By Mark Steil
Minnesota Public Radio
For decades, some people used river banks as dump sites.
Most of the dumping has stopped, but the old garbage remains
and there's a lot of it. State officials believe there are
thousands of dumpsites along Minnesota rivers. And they're
not stationary. Like a glacier, the garbage is moving.
On the Maple River, Minn. Canoeing the Maple River is a
mixture of the sacred and the sullied. Trees and sandy bluffs
block all signs of modern life. It's easy to think this
is what Minnesota looked liked a couple hundred years ago.
Shafts of sunlight paint the scene with a heavenly glow.
Ducks and geese flush from side channels and sand bars.
But just before the mind files the image under "scenes
to remember," a rusting hulk appears. A car from
the 1940s lies on the riverbank. Bob Zoet of Mankato is
the first to spot it.
"It was probably on the riverbank, higher up at one
time," says Zoet. "Then the river eroded away
the outside bend, and now it's lying on its side. It looks
like some kind of a coupe."
Zoet has traveled this river many times. He has an eye
for the unusual.
"Here's a big hunk of metal sticking up," Zoet
says. "Kind of looks like a piece of sculpture, doesn't
His partner in the canoe is Brand Frentz of North Mankato.
In the past few years, the two have canoed hundreds of
miles and seen lots of garbage. Frentz has mapped more
than 200 miles of rivers in the Mankato area. He says
they average one dump site per mile.
Some are small, not much more than a few rusty cans and
maybe a chair or two. Others are large -- big enough to
hold cars, washing machines and thousands of cans and
bottles. Bob Zoet guides the canoe to shore near one of
the worst sites.
"We can walk up in there and see what treasures
there are," says Zoet.
The hillside is covered with junk. Zoet says it doesn't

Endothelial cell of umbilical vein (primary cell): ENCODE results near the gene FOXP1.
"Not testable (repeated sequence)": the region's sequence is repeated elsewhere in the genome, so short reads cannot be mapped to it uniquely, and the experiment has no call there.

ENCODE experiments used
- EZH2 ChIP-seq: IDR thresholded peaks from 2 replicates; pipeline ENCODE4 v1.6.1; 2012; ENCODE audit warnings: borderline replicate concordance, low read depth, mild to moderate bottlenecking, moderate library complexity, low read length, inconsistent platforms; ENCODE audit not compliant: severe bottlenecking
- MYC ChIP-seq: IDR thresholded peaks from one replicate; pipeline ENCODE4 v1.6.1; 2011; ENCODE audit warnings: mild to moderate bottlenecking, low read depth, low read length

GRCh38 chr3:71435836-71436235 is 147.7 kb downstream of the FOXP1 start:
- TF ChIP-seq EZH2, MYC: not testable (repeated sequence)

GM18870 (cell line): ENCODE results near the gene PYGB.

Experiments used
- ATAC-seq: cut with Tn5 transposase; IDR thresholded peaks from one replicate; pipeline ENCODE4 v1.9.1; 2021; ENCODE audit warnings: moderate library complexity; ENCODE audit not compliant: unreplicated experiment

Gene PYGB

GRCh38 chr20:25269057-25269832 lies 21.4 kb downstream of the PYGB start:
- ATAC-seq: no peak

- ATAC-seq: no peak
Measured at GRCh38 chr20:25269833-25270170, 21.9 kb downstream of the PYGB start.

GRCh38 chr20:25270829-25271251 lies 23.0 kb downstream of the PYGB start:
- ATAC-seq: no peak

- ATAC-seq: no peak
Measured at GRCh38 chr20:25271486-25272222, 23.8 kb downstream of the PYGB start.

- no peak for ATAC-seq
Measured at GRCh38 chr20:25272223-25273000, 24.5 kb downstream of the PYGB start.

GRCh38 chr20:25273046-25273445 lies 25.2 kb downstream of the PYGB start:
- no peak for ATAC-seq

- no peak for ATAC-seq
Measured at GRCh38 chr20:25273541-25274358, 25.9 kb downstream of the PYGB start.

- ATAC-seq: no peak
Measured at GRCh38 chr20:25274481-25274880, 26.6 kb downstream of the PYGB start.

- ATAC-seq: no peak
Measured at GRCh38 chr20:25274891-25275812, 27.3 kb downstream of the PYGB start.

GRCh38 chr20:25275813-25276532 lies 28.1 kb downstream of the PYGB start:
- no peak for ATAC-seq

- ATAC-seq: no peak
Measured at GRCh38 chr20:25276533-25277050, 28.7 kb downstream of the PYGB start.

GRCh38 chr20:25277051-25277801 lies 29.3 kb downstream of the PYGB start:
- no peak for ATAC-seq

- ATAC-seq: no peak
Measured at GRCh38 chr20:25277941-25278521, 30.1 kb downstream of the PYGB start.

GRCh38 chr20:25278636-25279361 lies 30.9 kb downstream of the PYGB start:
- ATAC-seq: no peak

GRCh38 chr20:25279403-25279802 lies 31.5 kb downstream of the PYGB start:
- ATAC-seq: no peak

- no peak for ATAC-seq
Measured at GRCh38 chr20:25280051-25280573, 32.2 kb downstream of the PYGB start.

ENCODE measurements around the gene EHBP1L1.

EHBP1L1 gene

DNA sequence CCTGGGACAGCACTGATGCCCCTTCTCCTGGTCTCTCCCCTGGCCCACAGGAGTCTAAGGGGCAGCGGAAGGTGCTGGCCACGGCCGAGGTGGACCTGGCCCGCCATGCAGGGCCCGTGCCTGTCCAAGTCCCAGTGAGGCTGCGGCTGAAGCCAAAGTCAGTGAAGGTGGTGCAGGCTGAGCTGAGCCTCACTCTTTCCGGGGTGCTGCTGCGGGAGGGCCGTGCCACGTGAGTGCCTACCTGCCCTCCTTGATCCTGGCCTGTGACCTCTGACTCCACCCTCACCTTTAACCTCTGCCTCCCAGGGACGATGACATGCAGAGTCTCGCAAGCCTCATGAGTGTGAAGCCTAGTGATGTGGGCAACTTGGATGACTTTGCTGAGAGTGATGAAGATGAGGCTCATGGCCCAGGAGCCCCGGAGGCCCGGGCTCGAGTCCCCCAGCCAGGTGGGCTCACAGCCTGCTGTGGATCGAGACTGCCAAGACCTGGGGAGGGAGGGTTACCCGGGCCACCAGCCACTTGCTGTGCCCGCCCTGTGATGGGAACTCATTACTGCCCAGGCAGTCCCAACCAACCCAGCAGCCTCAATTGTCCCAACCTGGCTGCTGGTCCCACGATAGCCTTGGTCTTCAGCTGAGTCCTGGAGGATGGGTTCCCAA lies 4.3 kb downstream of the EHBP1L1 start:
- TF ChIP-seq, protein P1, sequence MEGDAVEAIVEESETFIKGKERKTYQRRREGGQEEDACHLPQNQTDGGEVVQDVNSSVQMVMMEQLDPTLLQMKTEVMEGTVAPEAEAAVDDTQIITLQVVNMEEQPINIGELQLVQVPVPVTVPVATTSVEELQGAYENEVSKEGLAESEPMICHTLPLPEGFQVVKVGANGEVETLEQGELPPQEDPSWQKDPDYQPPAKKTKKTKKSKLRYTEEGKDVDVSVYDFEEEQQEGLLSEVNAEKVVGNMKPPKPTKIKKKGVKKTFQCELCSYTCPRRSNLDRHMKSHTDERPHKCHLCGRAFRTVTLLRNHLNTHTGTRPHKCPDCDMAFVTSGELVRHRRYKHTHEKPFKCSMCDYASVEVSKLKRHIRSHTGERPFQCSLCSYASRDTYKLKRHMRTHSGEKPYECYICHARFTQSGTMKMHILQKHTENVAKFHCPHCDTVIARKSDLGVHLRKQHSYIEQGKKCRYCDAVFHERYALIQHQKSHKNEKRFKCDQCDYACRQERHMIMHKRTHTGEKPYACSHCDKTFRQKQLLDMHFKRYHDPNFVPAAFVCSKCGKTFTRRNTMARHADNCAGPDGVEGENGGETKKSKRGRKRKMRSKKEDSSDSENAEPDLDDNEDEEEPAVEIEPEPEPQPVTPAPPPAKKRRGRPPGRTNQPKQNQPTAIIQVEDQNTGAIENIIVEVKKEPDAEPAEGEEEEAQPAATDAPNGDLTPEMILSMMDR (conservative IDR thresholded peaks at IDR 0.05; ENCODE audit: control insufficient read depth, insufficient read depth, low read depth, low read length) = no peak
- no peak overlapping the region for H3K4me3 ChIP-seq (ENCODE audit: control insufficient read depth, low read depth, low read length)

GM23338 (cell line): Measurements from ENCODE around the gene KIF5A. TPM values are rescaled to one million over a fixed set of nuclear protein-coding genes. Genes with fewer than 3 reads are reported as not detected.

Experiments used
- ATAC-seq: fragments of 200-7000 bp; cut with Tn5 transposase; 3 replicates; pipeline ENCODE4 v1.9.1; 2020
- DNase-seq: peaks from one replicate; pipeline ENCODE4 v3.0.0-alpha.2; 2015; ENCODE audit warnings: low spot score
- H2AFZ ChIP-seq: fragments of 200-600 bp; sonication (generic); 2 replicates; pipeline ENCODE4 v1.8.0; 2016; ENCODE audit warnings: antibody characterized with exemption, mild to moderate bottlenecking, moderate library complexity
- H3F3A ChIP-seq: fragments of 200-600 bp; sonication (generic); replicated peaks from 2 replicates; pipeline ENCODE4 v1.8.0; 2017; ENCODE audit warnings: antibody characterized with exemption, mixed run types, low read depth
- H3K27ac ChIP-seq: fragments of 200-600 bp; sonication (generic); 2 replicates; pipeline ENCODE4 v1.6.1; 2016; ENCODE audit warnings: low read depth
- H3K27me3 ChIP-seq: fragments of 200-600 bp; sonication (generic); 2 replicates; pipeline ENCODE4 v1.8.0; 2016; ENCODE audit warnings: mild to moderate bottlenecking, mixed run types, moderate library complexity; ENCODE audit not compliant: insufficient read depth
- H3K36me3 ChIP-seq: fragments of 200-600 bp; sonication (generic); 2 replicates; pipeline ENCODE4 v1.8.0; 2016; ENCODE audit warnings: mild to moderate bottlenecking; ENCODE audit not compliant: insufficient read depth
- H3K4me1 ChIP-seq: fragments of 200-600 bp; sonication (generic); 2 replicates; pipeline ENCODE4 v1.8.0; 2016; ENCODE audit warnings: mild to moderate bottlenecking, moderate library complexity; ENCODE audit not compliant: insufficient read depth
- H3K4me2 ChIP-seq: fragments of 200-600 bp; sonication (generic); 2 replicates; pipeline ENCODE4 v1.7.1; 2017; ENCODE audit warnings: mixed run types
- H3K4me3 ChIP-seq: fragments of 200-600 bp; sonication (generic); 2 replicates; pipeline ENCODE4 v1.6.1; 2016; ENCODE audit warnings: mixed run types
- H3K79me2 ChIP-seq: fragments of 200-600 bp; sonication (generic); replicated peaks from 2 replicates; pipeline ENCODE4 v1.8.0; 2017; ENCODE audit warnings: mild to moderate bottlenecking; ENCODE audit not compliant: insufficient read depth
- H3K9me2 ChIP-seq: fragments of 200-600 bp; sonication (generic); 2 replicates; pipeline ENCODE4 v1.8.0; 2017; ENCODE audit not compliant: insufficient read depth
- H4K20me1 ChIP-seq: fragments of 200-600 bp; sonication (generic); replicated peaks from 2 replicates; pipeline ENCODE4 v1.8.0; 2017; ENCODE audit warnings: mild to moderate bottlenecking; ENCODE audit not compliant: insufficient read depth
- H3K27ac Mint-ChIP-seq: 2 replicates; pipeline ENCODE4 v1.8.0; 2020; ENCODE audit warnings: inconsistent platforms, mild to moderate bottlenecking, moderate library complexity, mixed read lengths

look like anyone is dumping garbage here anymore -- most
of the stuff is decades old.
"I just found this Minnesota license plate here
that dates 1931," says Zoet.
The garbage pile is at least 100 feet long and about
that wide. No one knows how deep it is. Halfway up the
bluff, Zoet stops and takes in the view.
"I see beer cans, wire, mattress springs, woven
wire, barbed wire, glass, bottles that are broken and
whole," says Zoet. "A lot of different kinds
of cans. Old car body parts. Farther up I see some appliances.
Looks like wringer washing machines. Dryers. Fascinating
stuff out here."
The garbage is on a steep bank. The angle of the bluff
is one reason people dumped garbage here. Gravity carried
the junk downhill, allowing them to dump more stuff at
And gravity continues its work on the dumpsite. Rain and
snowmelt are slowly washing the pile downhill. The river
also contributes. As it erodes the bottom of the hill,
it undercuts the dump. Eventually, whole chunks of hillside
give way, tumbling soil and garbage into the Maple River.
Looking downstream, Bob Zoet can see junk which made the
"There's a little point of land with a refrigerator,
stove, washing machine, tires, wire," says Zoet.
"As the bank washes away, all that debris just slides
right into the river -- nothing to stop it."
The junk is definitely an eyesore, but is it dangerous?
Most of the harmful chemicals from rusty paint cans, gasoline
tanks and farm chemical containers probably washed out
years ago. Still, many people would like to see the dumpsites
Paul Nordell, with the Minnesota Department of Natural
Resources, says right now there is no state money available
for river cleanup.
Garbage ready to spill into the river
"Volunteer groups, working in conjunction with their
local government, is the way these things are being addressed
now, if they're being addressed at all," says Nordell.
Nordell heads up the DNR's "Adopt-a-River"
program. As with its highway namesake, individuals and
groups "adopt" a river segment. Each year they
pick up debris along that stretch of the stream. But Nordell
says most dumpsites probably cannot be cleaned up by hand.
"That's why many of these sites remain, they sit
there year after year," says Nordell. "Because
they're so difficult to go after. And to get after a site
like the one that you saw requires sophisticated equipment.
It requires people that know how to work with winches
Nordell says one idea is to use four-wheel drive vehicles
to pull the junk up steep hillsides. He says at least
one four-wheeler club has worked with the state on cleanup
Bob Zoet would like to see more done. Canoeing the Maple
River near Good Thunder, he points out junk pile after
junk pile. But Zoet has a vision. He'd like to see clubs,
scout troops and church groups "adopt a dump."
"For example, we have all the dumpsites marked in
Blue Earth County," says Zoet. "Some are big,
some are small. Pick one out that's close to where you
live and make a difference."
As the canoe trip on the Maple River ends, the amount
of shoreline debris slackens. But pulling the canoe up
the riverbank, it's hard not to step on a final reminder,
the top of a stove. It's a symbol of a throwaway society
and the power of water. As long as there's debris on shore,
the river roots it out and sends it downstream.